[awr-uh-fis, or-]
an opening or aperture, as of a tube or pipe; a mouthlike opening or hole; mouth; vent.

1535–45; < Middle French < Late Latin ōrificium, equivalent to Latin ōr- (stem of ōs) mouth + -i- -i- + -fic-, combining form of facere to make, do1 (see -fic) + -ium noun suffix

orificial [awr-uh-fish-uhl, or-] , adjective

office, orifice.
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World English Dictionary
orifice (ˈɒrɪfɪs)
Technical chiefly an opening or mouth into a cavity; vent; aperture
[C16: via French from Late Latin ōrificium, from Latin ōs mouth + facere to make]

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Word Origin & History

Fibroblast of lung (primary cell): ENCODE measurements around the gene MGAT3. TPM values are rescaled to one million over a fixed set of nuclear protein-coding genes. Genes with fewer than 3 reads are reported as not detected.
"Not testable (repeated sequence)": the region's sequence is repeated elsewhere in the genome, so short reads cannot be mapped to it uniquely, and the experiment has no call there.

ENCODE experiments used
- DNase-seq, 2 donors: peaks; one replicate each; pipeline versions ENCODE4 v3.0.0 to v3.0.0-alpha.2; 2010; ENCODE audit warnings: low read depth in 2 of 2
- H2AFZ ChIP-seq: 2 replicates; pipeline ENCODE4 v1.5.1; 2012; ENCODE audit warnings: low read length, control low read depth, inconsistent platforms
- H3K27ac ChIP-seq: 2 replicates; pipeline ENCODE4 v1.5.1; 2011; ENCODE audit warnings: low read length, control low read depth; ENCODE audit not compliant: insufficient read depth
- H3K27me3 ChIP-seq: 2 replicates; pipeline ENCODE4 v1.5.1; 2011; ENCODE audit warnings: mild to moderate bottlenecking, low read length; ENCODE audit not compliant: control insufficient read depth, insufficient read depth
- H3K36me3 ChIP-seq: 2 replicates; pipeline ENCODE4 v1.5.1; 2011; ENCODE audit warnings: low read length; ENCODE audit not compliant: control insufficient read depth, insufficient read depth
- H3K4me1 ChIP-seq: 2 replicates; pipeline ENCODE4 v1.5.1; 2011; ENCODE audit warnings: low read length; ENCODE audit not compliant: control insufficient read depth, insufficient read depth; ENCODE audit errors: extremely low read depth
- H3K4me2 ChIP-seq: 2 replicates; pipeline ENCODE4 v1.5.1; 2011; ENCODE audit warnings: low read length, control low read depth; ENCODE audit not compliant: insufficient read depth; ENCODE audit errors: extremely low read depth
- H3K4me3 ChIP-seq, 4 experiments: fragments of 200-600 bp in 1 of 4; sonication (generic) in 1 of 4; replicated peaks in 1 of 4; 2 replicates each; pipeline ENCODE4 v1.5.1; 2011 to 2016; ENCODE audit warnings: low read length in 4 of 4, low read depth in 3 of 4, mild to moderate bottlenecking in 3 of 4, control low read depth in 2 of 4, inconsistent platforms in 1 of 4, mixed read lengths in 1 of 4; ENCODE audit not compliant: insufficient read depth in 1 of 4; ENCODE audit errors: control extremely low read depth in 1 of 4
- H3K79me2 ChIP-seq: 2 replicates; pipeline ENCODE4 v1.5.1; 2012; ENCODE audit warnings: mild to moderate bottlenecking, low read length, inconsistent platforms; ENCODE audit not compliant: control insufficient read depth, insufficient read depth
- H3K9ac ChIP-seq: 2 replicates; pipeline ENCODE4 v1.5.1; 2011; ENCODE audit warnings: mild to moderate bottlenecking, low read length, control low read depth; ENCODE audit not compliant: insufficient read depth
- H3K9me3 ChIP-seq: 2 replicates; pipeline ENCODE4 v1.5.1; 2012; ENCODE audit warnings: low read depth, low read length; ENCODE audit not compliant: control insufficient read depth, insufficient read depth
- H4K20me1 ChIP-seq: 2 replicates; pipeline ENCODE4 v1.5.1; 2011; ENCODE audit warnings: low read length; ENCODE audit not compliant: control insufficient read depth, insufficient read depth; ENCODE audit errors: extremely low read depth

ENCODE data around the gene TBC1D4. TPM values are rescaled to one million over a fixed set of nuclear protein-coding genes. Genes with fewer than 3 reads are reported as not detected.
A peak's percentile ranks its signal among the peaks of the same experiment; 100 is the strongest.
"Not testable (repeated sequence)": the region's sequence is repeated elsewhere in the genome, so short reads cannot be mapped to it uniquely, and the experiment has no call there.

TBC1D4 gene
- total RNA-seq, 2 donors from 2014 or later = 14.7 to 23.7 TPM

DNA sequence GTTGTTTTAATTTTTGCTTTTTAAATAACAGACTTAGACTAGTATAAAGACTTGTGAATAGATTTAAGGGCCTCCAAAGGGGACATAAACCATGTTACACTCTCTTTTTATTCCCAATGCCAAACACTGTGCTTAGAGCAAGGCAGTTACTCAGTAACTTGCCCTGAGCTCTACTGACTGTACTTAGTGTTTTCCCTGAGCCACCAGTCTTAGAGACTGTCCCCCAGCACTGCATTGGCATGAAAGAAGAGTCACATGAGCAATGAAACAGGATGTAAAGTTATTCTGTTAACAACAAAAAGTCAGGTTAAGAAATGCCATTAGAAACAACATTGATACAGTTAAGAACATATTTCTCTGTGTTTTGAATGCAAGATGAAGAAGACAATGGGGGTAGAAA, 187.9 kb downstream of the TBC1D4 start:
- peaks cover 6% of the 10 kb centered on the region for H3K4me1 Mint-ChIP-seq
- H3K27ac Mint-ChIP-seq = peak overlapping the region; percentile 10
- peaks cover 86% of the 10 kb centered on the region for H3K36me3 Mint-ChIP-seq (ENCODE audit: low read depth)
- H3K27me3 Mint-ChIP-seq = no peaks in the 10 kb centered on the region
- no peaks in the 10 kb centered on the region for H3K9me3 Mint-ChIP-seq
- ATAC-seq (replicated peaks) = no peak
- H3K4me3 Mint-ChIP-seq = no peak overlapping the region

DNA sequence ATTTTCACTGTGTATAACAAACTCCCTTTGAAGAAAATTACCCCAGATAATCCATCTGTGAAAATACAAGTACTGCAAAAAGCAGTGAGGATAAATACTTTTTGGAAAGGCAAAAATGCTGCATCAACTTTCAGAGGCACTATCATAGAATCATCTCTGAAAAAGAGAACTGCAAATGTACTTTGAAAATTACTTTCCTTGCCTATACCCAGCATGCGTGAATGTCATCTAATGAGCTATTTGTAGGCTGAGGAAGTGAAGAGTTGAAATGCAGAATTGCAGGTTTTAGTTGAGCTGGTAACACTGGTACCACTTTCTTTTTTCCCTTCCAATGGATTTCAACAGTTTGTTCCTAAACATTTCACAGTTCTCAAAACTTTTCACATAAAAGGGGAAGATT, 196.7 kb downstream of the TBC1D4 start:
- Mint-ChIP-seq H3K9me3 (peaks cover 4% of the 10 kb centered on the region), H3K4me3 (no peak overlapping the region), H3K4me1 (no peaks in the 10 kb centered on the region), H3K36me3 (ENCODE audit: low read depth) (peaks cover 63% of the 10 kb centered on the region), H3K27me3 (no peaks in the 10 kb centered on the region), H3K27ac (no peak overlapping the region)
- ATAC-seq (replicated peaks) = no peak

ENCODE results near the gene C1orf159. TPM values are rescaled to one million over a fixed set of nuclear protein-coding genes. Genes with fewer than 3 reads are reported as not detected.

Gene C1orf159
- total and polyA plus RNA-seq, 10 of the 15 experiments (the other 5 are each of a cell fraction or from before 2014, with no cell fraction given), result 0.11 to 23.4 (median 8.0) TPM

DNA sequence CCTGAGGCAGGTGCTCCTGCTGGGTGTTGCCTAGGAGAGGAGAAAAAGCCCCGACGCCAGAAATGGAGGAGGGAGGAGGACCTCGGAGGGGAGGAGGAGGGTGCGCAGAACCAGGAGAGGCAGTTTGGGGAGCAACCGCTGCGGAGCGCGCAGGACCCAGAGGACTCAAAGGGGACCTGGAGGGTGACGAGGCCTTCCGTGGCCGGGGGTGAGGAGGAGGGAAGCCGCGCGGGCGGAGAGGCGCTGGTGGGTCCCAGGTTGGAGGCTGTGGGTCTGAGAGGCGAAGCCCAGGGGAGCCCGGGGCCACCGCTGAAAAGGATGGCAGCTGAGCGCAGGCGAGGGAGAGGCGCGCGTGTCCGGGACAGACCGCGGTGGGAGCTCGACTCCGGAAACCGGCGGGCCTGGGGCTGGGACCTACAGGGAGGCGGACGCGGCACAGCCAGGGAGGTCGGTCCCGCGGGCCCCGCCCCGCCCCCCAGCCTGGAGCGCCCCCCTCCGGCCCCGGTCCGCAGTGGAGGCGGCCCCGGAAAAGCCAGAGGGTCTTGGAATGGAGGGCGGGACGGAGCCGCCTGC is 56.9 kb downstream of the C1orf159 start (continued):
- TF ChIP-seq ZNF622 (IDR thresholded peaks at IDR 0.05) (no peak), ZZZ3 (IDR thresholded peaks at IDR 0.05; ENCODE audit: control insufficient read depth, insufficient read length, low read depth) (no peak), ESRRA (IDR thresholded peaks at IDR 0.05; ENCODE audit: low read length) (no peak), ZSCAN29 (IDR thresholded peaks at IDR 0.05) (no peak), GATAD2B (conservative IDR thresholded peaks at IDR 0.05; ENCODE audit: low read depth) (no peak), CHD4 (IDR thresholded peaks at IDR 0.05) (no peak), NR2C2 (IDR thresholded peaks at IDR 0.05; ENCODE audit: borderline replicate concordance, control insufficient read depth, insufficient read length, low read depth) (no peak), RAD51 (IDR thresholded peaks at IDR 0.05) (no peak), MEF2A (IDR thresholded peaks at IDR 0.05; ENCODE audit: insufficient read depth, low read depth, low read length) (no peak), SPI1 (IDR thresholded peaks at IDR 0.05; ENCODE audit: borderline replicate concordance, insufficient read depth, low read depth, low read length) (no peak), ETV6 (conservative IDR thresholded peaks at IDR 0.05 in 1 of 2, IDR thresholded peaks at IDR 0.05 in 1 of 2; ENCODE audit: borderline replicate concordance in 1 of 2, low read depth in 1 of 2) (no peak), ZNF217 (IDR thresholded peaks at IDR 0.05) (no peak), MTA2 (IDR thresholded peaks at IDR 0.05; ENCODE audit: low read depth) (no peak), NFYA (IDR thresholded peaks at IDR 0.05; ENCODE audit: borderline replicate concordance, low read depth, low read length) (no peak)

1540s, from M.Fr. orifice "the opening of a wound" (14c.), from L. orificium "an opening," lit. "mouth-making," from os (gen. oris) "mouth" + facere "make" (see factitious).
Online Etymology Dictionary, © 2010 Douglas Harper
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American Heritage
Medical Dictionary

orifice or·i·fice (ôr'ə-fĭs)
An opening, especially to a cavity or passage of the body; a mouth or vent.

or'i·fi'cial (-fĭsh'əl) adj.
The American Heritage® Stedman's Medical Dictionary
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Example sentences
The tormentor would then drop the accused onto the pyramid penetrating both
Miners wedge diamonds behind sweatbands, tap them into ears, and insert them in
  other orifices.
Small, scary orifices of the tunnel system open all over the island.
Some have all their orifices covered, which adds to the feeling of hidden,
  pent-up intentions and blind ambitions.
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